Anyone who has been following my blog for a little while knows how much I love to paint things. I’ve experimented with chalk paint, milk paint, and most recently, salt wash. You probably also know by now that I’m obsessed with everything chippy white. I showed you how to create a chippy white with milk paint and a resisting agent, but I wanted to show you how you can create a chippy white with salt also. Using a salt wash gives the most authentic time-worn look compared to any other methods that I have tried. Nothing beats true authentic chippy white pieces, but sometimes they are difficult to find; and when you do find them, they are usually pretty pricey.
For this project, you can purchase Saltwash powder or you can create your own salt wash. I’ve done both and the results have been about the same. Also, if you’d like to know how to make that cute little burlap pumpkin, click here.
Supplies Needed for Salt Wash:
2 cups of paint (any kind – I used Benjamin Moore in Simply White)
Paint mixing cup or old container
How to Mix & Apply Salt Wash:
I prepared my furniture before starting by wiping it down with a wet rag and making sure it was completely dry. Have all of your supplies ready because the paint dries out quickly when you add the salt.
To make your own salt wash, pour 2 cups of paint into a container and add about 1/4 cup of salt. It’s best to gradually add your salt until you get pancake batter consistency. If you add too much, your paint will become a big blob and you will have to throw it out and start over. If you are using Saltwash powder, follow the directions on the can. Stir until well mixed. It dries out pretty quickly so be prepared to move fast. If it gets too thick, you can add a little water to thin it out.
Dip the paintbrush in the salt paint and just kind of dab it on the furniture with a glob-like method. You want lots of lumps and texture. Don’t worry about covering every surface area of your piece with the paint because you are going to come back and distress anyway. You sort of haphazardly get your paint on the piece (warning: this project is not suited for a perfectionist). Haha. Anyway, you really can’t mess this up so have fun with it.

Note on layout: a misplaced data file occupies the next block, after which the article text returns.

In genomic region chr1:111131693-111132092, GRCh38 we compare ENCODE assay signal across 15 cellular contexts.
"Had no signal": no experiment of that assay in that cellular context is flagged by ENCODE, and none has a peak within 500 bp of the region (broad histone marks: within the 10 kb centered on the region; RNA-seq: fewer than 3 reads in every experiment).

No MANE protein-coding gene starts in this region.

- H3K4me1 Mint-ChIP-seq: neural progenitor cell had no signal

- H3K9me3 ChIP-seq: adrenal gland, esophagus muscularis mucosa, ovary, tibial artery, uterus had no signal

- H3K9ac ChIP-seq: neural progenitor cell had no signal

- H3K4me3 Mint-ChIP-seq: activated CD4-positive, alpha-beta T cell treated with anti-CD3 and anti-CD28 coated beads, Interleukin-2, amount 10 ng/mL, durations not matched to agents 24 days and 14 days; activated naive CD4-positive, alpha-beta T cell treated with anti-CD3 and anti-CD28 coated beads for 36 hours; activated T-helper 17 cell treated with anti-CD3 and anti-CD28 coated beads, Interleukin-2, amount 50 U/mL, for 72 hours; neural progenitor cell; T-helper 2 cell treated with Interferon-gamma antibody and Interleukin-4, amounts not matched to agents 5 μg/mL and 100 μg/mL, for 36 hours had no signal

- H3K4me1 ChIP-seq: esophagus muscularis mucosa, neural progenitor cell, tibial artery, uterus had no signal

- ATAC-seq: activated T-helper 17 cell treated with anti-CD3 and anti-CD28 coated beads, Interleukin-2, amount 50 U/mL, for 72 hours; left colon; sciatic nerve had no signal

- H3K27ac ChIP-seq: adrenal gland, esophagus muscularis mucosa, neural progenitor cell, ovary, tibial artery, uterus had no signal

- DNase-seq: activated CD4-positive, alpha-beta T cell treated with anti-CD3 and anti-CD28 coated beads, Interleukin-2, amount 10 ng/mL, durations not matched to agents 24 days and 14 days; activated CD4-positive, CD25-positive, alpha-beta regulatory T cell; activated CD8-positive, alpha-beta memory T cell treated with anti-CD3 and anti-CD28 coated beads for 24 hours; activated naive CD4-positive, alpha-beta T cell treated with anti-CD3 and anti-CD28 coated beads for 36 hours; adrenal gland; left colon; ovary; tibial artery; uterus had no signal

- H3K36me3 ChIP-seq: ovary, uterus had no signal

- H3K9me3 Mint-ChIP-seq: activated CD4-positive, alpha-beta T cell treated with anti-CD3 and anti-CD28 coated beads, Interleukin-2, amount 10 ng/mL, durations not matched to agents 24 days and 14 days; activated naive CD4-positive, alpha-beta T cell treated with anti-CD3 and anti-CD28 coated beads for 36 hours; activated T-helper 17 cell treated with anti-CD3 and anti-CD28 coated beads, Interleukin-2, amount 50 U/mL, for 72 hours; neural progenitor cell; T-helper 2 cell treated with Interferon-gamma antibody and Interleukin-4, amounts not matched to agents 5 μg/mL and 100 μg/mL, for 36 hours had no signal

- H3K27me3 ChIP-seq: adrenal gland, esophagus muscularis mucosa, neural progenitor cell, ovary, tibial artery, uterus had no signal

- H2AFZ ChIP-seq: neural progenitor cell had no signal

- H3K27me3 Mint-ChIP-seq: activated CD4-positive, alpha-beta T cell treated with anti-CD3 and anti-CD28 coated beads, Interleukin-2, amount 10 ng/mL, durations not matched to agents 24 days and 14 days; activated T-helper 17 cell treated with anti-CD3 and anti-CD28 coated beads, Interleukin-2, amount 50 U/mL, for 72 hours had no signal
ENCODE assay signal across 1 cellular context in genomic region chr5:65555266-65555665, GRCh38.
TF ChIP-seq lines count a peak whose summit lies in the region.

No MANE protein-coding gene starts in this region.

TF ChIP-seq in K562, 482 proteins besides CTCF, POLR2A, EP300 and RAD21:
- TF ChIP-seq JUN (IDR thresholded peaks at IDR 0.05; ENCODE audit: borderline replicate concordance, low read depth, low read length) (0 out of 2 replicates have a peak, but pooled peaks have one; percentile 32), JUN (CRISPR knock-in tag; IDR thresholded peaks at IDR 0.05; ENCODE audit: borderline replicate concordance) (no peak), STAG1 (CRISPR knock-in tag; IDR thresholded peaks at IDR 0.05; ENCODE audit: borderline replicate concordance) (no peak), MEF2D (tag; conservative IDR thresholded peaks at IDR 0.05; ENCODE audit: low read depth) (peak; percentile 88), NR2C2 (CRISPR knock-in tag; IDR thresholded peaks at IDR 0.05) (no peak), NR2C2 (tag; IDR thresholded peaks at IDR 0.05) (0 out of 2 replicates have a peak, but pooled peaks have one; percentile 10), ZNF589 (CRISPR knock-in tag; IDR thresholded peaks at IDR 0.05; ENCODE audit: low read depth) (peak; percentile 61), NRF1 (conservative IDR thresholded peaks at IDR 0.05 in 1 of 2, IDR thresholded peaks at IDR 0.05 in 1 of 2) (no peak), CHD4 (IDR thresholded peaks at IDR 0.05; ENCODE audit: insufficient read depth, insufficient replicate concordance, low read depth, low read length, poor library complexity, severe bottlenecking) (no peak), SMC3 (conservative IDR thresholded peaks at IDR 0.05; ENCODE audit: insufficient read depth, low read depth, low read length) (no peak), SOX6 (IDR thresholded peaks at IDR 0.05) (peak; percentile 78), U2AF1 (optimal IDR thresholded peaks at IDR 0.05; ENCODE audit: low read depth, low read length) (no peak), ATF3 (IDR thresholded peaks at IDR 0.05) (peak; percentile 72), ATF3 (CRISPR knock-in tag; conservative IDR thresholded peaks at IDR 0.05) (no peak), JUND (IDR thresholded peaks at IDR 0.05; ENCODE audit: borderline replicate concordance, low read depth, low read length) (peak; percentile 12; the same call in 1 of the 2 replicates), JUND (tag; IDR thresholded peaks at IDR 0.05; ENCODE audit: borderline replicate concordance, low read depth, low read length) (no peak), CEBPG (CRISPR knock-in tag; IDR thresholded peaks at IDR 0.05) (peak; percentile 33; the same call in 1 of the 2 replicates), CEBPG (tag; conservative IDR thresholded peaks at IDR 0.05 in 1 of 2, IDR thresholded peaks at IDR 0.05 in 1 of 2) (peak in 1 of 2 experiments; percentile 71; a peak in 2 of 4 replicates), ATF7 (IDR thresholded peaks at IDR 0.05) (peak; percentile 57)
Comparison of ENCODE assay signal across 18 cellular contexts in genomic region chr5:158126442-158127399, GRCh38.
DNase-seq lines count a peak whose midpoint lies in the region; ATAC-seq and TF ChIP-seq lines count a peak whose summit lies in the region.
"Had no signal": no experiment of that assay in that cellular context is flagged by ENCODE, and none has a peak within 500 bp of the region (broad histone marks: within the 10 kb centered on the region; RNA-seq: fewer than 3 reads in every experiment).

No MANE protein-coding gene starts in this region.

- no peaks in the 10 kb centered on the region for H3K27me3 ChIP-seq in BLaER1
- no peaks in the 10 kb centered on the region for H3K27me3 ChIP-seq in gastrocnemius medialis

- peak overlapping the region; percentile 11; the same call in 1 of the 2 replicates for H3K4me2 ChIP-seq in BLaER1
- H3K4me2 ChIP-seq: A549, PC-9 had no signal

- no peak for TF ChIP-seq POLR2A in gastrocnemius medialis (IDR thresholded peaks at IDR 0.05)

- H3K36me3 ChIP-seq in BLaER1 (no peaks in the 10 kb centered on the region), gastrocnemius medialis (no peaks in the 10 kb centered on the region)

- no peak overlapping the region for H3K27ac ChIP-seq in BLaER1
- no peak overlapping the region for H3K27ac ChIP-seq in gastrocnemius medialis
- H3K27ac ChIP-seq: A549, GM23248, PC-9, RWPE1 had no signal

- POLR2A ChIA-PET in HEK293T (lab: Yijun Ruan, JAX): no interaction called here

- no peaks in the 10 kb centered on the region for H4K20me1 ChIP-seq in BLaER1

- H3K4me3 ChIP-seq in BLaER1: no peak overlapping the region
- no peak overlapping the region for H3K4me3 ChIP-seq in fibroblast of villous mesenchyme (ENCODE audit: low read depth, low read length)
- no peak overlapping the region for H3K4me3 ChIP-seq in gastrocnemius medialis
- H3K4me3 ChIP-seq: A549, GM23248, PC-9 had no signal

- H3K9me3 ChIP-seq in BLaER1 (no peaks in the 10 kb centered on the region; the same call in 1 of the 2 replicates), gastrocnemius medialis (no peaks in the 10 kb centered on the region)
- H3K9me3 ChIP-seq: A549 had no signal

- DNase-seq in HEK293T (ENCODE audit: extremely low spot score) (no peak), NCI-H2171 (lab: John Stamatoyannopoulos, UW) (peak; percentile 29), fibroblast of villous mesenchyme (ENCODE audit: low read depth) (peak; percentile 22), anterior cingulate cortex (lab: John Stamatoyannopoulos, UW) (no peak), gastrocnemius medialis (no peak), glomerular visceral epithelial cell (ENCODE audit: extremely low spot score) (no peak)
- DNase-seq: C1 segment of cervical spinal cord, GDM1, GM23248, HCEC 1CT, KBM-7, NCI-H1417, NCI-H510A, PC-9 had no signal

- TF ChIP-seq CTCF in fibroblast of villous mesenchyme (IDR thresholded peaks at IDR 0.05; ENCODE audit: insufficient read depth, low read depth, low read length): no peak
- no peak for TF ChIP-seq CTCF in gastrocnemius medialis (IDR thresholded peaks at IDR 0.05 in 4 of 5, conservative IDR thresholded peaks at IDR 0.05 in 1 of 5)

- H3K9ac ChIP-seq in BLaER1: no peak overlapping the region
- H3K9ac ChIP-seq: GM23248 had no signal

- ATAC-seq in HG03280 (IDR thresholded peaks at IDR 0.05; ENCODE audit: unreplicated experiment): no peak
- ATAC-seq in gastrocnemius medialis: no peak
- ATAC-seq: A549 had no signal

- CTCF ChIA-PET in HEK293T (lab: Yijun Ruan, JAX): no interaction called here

After the paint dries, you have 2 options, depending on the look you want.
- If you are wanting a chippy look with only one paint color, take a paint scraper and knock off some of the large clumps of the salt wash, exposing the wood underneath. Then lightly sand with an electric sander to smooth it out a little (you want to keep that textured look, so don’t over sand).
- If you would like a layered-paint chippy look, add a top layer of paint in a different color WITHOUT salt wash. Once the second layer is completely dry, use an electric sander to reveal the layered paint, sanding enough to expose some of the wood.
If you are wondering how the layered paint looks, you can see my first attempt at salt wash below. With this project, I added the Saltwash powder to Miss Mustard Seed’s Milk Paint in Lucketts Green, then put a coat of Farmhouse White on top. I love the way the salt wash came out, but this was my first attempt with an orbital sander and it kinda got away from me. It takes a little practice to get used to. My advice would be to practice on something other than your furniture for the first time. Lesson learned from my mistake. You’re welcome. 😉
That’s it! Wasn’t that easy!!! I’m sure a lot of you already have everything you need to make your own salt wash, so go find yourself something to paint and get busy! I’d love to hear your thoughts below. What do you plan to paint?
Have a wonderful day friends and be blessed! xoxo